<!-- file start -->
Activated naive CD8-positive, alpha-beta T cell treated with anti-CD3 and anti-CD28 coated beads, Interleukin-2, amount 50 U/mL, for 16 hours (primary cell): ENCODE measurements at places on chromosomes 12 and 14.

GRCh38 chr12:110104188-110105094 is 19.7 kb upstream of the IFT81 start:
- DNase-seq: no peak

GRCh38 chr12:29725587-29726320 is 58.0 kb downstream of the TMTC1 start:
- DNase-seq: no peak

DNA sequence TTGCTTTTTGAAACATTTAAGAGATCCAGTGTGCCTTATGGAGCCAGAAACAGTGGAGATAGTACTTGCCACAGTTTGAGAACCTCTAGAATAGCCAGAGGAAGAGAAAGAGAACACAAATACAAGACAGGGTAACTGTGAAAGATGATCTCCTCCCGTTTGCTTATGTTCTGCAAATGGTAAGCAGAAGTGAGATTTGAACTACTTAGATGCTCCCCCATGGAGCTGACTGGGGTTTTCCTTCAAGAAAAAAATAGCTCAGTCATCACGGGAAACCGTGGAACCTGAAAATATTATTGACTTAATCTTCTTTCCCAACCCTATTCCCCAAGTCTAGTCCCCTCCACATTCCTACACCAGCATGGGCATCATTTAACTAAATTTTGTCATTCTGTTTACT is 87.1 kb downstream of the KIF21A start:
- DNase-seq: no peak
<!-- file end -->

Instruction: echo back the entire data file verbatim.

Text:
Activated naive CD8-positive, alpha-beta T cell treated with anti-CD3 and anti-CD28 coated beads, Interleukin-2, amount 50 U/mL, for 16 hours (primary cell): ENCODE measurements at places on chromosomes 12 and 14.

GRCh38 chr12:110104188-110105094 is 19.7 kb upstream of the IFT81 start:
- DNase-seq: no peak

GRCh38 chr12:29725587-29726320 is 58.0 kb downstream of the TMTC1 start:
- DNase-seq: no peak

DNA sequence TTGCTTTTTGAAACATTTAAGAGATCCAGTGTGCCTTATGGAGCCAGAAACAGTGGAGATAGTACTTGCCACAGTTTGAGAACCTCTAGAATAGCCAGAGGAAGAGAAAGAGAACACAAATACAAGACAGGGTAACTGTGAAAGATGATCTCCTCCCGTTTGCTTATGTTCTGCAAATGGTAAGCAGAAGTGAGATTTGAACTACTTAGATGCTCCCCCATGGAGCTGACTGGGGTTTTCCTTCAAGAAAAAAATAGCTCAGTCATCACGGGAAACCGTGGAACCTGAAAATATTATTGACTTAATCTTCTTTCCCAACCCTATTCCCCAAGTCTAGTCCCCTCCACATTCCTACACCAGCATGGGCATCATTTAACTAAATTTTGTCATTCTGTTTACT is 87.1 kb downstream of the KIF21A start:
- DNase-seq: no peak